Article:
Georgia on My Mind: A Country in Conflict

I wanted to set a story in a small country that was overshadowed by a more powerful one—somewhere beautiful and troubled that had a history of resisting an aggressive, underhanded, massive neighbor. The world is full of these conflicts, and they’ve always fascinated me.

I live in London, the confident and overbearing capital of a country that hasn’t been invaded for a thousand years. This is a safe place, in all sorts of ways, and for a thriller writer, finding or creating an environment that isn’t safe is as important as character and plot.

Georgia was the most compelling candidate. I’ve been fascinated with Russia for a long time, and as the strong, meddling neighbor, it was probably the only choice. Of all the smaller countries along its border, Georgia had all the necessary elements—it’s an ancient country, much older than Russia, somehow at the center of the world and completely outside it. It has its own religion, its own language, its own alphabet—all of which it has clung on to, despite being invaded and occupied countless times over the last two millennia. In the west, it has beaches and seaside resorts; in the north and east, immense mountains; and in Tbilisi, a small but riveting capital (it only has a population of a million or so, but in its long and violent history, it has seen as much as any of the world’s great cities).

In the ten years before I started writing the book, it had been genuinely independent in a way that it hadn’t been for around eight hundred years, and the Russians didn’t like that. In 2008, they invaded, briefly, advancing to within thirty miles of Tbilisi and causing a major diplomatic crisis in the process. Tension between the two countries has been high ever since. 

The other thing I knew was that I wanted a new lead character. Ben Webster, a detective/spy for hire, had been the hero of the first two books, which had also featured his boss, Isaac Hammer, in an important but secondary role. I enjoyed writing Hammer, and the readers I’d spoken to enjoyed reading him. So, over time, he made an insistent claim for his own book.

Webster’s incidental qualities match my own—he’s a little younger than I am, but he has a family, lives in north London, and likes to swim. To write about someone who was less close to me seemed more fun, as much as anything else, and I liked the fact that Hammer is an unusual hero within the genre. He’s rich, and the founder of a hugely successful company. There was something appealing about the idea of throwing someone used to command into a world where he had no power at all.

The book only received a title when it was finished, but it could have been in my mind throughout the writing. Hammer is searching. He’s searching for Webster, who has gotten himself embroiled in some particularly dark political mystery while in Georgia, ostensibly, for the funeral of a friend. And, he’s searching for life as it ought to be lived, having shut down decades before.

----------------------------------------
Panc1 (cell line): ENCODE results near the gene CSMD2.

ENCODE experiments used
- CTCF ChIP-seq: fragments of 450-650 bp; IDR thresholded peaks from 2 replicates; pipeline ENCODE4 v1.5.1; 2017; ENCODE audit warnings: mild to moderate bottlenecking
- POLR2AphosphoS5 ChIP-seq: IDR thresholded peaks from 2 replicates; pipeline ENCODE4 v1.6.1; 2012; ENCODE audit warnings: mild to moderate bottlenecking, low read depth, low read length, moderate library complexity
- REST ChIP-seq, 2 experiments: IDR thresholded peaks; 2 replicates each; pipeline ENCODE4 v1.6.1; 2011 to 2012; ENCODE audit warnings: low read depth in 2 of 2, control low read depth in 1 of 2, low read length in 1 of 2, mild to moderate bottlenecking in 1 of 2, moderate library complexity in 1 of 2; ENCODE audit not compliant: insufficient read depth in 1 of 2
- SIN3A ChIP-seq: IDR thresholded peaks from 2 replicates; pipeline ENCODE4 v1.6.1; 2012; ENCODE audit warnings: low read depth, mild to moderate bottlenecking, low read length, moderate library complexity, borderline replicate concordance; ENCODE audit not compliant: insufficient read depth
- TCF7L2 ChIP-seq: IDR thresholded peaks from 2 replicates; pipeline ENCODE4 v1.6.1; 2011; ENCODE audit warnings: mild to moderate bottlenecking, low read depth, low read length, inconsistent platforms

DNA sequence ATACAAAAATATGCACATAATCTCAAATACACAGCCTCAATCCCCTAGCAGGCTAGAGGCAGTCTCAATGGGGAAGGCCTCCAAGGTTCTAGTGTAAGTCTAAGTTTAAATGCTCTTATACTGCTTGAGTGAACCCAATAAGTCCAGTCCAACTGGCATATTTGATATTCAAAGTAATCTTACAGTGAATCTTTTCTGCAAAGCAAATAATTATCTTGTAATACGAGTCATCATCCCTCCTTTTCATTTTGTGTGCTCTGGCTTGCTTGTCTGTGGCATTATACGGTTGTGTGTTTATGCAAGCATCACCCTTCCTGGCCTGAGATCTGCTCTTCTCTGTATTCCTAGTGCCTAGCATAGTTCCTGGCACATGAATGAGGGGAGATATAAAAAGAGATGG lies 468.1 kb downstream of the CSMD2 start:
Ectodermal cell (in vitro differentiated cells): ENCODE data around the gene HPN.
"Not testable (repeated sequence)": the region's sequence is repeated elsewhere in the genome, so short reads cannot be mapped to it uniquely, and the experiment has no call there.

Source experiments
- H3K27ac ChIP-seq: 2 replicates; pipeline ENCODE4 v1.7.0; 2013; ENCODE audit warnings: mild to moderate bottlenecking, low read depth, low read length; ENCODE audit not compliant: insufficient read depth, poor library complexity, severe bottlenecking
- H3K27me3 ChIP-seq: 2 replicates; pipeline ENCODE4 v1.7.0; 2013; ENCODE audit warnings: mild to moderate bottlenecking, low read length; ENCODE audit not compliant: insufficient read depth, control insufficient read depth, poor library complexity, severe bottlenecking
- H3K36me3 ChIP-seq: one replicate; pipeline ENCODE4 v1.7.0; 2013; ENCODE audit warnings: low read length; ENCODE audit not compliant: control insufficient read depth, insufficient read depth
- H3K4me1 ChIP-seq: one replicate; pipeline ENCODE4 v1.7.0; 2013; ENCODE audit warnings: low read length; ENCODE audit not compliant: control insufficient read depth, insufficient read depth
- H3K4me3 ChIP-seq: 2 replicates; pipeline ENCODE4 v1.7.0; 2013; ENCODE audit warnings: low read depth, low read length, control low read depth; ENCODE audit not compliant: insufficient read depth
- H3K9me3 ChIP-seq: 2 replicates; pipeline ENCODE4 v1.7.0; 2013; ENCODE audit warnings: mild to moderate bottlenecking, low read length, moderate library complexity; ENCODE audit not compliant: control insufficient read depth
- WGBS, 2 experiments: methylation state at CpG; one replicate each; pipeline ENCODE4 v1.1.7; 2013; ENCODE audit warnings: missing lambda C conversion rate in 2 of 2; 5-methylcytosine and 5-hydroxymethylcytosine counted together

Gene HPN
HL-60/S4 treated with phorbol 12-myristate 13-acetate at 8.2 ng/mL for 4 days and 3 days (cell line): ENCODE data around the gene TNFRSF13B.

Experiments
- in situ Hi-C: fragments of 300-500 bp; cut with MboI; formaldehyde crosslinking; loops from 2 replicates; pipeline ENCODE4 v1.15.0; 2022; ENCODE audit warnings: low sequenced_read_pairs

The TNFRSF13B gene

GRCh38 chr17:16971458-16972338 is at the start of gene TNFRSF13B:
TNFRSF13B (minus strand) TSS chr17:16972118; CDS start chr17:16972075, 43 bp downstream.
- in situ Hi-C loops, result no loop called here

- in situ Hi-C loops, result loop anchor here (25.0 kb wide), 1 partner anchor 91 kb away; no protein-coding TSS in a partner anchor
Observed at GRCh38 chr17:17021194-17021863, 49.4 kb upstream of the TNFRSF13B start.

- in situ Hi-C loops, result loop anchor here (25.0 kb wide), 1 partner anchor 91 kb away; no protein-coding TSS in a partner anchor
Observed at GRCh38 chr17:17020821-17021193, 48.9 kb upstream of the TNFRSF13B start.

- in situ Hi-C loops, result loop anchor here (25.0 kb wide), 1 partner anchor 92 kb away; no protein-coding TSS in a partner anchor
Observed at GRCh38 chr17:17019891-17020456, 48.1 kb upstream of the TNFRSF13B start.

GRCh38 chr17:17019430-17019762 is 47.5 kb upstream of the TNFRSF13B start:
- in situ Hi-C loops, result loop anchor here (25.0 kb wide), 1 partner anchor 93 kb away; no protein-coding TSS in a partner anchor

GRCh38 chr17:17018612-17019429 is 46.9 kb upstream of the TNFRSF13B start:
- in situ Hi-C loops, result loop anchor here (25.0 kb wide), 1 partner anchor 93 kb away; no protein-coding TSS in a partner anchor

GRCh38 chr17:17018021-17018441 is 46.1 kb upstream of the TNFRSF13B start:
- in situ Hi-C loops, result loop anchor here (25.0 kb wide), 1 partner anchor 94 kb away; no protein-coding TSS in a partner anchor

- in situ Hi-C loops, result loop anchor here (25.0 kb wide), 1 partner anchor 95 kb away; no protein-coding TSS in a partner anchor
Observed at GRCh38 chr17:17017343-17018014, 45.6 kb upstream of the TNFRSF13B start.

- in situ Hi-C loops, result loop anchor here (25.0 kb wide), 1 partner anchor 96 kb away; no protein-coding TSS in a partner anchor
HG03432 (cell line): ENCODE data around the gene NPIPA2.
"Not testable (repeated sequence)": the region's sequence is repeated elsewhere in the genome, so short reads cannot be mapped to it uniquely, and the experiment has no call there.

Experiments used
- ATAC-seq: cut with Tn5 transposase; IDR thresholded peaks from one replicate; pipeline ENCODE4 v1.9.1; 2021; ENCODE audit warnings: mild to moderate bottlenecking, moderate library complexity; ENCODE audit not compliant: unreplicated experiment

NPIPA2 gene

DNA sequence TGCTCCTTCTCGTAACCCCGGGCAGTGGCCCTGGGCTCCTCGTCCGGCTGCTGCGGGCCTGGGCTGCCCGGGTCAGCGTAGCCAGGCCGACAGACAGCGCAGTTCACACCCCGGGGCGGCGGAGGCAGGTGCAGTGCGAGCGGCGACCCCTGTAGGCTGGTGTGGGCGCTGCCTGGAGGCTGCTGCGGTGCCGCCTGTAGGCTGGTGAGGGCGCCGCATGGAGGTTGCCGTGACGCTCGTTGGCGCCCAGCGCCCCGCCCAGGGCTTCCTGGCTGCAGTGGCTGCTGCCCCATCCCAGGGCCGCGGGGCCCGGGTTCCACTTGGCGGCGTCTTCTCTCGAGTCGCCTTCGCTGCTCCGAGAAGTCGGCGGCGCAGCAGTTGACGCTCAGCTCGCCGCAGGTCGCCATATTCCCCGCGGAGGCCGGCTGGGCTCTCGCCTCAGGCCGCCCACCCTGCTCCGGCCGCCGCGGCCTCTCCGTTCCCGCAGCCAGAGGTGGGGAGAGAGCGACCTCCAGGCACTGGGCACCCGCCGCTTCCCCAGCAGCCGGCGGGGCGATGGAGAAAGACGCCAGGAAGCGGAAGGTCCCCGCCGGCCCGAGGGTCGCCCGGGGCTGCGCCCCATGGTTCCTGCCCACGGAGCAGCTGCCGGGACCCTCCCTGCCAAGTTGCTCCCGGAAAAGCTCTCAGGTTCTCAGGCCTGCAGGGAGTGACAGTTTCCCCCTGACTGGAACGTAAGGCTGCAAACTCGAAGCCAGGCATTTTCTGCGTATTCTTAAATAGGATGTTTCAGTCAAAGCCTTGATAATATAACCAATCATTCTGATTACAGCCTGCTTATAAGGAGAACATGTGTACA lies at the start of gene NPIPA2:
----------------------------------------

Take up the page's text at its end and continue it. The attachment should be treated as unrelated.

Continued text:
Hammer is a talented and wealthy man, who appears to live a fulfilled, satisfying life, and at the beginning of the book, we find him struggling to save the company he has built and the reputation that goes with it. By any external standard, he’s a success, and his legacy is important to him, but he lives alone, he runs too much, and he takes medication for his mood. Throughout previous books, I’d always known that he was constrained and, while not unhappy, not happy either. For twenty years, he has been living life through his cases and his clients, growing on the outside and shriveling within.

Georgia is far too full of energy and chaos to let anyone maintain that kind of self-deception. I had never been (this may have played a part in deciding where to set the book), but within hours of getting off the plane, I knew I’d made the right choice. There’s something elemental about the place that makes you realize how possible it is to become detached in the big cities of the West—and Hammer feels it immediately, not least because he arrives to find himself in the middle of a riot. All his things are stolen—his clothes, his passport, his medication—and he’s stripped of everything else: his network of contacts, the influence he’s used to wielding, even the ability to talk people round (Hammer is a talker).

From Tbilisi, he’s drawn inescapably to a remote region in the mountains, called Tusheti, which can only be reached by one of the world’s most dangerous roads. Tusheti looks like paradise, but it’s bordered to the north by Chechnya and to the east by Dagestan, and when you’re there, it’s impossible not be conscious, amid all the beauty, of the conflicts going on just across its borders.

I went there by chance, after I was lucky enough to meet an honorary Georgian, weeks before my visit, who told me I had to go. I remain supremely grateful both for the experience itself and for the chance introduction to a place that inspired and shaped the whole book.


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Christopher Morgan Jones worked at the world’s largest business intelligence agency for eleven years. He has advised Middle Eastern governments, Russian oligarchs, New York banks, London hedge funds, and African mining companies. He is the author of The Silent Oligarch and The Jackal’s Share.

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